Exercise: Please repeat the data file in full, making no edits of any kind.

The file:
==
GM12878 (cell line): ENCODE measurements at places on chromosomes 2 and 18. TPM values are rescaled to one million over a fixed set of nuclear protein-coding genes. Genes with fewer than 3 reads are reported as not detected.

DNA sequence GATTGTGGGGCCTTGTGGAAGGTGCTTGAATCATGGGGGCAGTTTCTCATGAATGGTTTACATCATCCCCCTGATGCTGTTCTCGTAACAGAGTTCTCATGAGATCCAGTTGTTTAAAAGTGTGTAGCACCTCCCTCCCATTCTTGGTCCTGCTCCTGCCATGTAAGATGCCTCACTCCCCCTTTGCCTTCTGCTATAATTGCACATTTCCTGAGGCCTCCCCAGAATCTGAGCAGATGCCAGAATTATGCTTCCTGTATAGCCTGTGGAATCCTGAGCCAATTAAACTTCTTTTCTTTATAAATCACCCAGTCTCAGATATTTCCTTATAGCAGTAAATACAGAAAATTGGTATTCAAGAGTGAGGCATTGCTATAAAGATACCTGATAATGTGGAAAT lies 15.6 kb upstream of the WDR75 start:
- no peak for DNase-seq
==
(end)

GM12878 (cell line): ENCODE measurements at places on chromosomes 2 and 18. TPM values are rescaled to one million over a fixed set of nuclear protein-coding genes. Genes with fewer than 3 reads are reported as not detected.

DNA sequence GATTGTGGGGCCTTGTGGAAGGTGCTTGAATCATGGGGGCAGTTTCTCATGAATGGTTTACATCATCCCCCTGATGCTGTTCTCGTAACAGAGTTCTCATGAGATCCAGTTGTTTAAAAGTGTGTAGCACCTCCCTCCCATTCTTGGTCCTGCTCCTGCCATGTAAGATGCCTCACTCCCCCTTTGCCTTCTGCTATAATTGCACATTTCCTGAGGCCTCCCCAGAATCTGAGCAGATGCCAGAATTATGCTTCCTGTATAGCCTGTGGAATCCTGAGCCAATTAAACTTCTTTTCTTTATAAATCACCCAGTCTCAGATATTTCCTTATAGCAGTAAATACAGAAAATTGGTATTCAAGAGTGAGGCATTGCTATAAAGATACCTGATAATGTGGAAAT lies 15.6 kb upstream of the WDR75 start:
- no peak for DNase-seq